Chief Executive’s Message 8th February 2016


 The wedding crasher

It was definitely a first for me – gate-crashing a wedding. The guests were gathering, they looked smart (as usual I wasn’t wearing a tie and felt underdressed); the room where the ceremony was to take place was decorated and looked beautiful; the registrars had arrived and were setting up; the vicar, who was to bless the marriage after the civil ceremony, was there too. I even managed to talk to the bride before the wedding, she looked lovely. I had not been invited and so I left them to it. Not a normal working day – but a surprise, delight and a pleasure. The wedding was taking place at Ty Olwen, the hospice at Morriston Hospital and the bridegroom was an inpatient. The way the wedding had been organised sums the place up – they had only a few days’ notice but the arrangements were made, including a special licence, and the whole event was moving, poignant and very special for everyone involved. I met Sharon David, a medical secretary at Ty Olwen, and a number of her colleagues at the Chairman’s Awards Ceremony in November and she made it her business to nobble as many Board members as possible and ask them to visit Ty Olwen. Last week it was my turn and it made a profound impression. One of the striking things about the place is the apparent lack of hierarchy, of course knowing who is in charge is a good thing, and having met sister I was left in no doubt, but everyone seemed confident and to understand their role in the team regarding each other with respect. People seemed happy for Sharon to host my visit and I was able to talk equally to everyone – this is not always as easy as it should be. It came across as an excellent culture – everyone knows their role and can see where they fit in to caring for the patients – it is grounded in strong values of compassion, care and teamwork – ones which readily match the ones we have adopted across the Health Board. I am not naturally hierarchical and whilst I understand my responsibility and accountability and also the power that goes with it I also value an environment where the contribution of everyone is valued regardless of seniority, profession or rank. Ty Olwen felt like such a place. Almost half of my time was spent chatting to some of the patients in the day hospital. They were a lovely welcoming group – fiercely protective of the staff (and the fabulous volunteers who are so important to the unit) who they valued highly – but also of each other because of the support they gain from shared experiences. One gentleman was as much of a cricket fan as me – and I could have talked to him for the rest of the day. There is often lots of debate on the intranet about our organisation’s Values and our behaviour to each other and our patients – values are not soft, they are tough to live up to particularly when we have to change our habits, particularly those of us who are defined as managers or leaders. As many people have pointed out; values are usually something we bring with us to work – but Ty Olwen struck me as a place where a healthy culture has led to a collective sense of what is important, in other words genuinely shared values – I have no doubt they live the values of the organisation and have done for many years – but it reminded me of why we are undertaking a values programme – this collective sense of purpose makes a great place to work and a great place to receive care.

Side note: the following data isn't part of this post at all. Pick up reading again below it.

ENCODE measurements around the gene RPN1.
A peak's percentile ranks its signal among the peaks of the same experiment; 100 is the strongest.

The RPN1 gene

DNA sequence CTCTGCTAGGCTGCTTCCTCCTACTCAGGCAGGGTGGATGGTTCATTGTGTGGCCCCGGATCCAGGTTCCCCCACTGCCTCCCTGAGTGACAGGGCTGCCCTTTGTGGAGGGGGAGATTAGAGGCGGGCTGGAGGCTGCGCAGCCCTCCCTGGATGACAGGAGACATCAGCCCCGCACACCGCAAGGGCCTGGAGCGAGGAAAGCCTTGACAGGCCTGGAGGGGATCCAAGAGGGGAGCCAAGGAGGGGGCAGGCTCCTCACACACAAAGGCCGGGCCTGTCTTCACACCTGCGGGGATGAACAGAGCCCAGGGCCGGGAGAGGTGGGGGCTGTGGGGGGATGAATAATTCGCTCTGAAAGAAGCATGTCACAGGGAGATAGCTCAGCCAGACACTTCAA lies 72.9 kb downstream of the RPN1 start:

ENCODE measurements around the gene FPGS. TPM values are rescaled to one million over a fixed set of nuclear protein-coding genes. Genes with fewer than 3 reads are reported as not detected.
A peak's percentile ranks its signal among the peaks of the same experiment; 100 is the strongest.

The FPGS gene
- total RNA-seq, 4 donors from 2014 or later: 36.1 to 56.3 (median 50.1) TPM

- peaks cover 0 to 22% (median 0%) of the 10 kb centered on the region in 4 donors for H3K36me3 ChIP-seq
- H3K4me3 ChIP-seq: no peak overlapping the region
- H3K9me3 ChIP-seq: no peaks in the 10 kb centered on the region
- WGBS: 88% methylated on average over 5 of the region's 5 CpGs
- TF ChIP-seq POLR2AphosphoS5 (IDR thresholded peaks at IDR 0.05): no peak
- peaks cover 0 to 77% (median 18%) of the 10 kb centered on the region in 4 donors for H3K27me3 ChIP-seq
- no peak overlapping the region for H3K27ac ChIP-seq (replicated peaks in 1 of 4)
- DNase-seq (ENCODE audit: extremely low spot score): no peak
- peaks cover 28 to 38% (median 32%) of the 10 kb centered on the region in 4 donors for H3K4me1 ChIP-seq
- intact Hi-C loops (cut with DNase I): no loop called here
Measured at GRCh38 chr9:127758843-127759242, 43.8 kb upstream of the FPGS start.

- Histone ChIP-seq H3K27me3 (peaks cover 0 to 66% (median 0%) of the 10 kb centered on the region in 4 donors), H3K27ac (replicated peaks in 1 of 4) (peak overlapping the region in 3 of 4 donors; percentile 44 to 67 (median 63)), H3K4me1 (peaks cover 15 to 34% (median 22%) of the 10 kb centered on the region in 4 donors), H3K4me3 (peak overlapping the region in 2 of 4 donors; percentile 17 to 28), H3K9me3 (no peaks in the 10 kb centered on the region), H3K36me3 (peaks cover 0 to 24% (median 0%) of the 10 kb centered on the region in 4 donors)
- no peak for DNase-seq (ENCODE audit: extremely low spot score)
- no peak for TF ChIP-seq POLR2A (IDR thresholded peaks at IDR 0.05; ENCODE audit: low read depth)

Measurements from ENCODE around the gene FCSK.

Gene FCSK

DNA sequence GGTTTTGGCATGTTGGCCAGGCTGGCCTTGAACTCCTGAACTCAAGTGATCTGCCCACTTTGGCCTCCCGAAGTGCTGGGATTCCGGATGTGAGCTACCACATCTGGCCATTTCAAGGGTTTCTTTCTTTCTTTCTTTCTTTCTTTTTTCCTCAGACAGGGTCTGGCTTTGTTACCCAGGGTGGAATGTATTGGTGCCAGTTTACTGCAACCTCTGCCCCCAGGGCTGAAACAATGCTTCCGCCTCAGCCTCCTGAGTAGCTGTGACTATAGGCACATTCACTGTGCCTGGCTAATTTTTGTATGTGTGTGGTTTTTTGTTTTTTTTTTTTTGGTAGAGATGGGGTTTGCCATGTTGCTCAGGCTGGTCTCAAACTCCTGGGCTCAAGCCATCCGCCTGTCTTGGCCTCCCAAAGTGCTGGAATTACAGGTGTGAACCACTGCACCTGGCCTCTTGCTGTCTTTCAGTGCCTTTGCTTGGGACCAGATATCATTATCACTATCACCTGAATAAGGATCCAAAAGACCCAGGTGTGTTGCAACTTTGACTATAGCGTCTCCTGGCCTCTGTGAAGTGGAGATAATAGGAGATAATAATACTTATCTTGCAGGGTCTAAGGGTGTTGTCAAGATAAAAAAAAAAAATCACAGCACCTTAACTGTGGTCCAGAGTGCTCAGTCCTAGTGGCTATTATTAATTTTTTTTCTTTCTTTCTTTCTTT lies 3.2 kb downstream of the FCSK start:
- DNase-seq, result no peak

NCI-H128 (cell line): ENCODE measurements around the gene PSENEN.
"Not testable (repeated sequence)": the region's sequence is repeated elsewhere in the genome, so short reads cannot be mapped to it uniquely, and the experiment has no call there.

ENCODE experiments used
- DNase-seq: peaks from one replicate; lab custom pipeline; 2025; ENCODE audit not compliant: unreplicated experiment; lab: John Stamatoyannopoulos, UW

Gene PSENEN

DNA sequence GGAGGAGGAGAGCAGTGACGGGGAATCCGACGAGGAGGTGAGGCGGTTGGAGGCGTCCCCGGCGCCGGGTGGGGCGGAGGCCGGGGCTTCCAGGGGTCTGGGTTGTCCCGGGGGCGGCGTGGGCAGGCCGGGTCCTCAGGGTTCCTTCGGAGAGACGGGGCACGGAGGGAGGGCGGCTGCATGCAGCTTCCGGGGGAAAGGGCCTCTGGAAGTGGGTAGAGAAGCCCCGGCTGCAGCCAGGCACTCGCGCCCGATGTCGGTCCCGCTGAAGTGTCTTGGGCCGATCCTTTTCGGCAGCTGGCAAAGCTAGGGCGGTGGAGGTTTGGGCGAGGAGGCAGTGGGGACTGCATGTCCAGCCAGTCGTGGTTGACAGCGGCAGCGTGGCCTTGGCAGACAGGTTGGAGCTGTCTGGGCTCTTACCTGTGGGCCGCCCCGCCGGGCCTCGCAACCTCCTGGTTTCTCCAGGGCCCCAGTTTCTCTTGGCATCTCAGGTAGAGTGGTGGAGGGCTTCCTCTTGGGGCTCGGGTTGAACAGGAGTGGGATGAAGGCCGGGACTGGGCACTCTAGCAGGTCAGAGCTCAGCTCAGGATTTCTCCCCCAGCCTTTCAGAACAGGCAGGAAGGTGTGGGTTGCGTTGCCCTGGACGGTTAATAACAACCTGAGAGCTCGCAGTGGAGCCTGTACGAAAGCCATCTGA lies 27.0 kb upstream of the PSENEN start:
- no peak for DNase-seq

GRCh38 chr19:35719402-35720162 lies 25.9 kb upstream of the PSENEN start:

Ty Olwen is a good role model.

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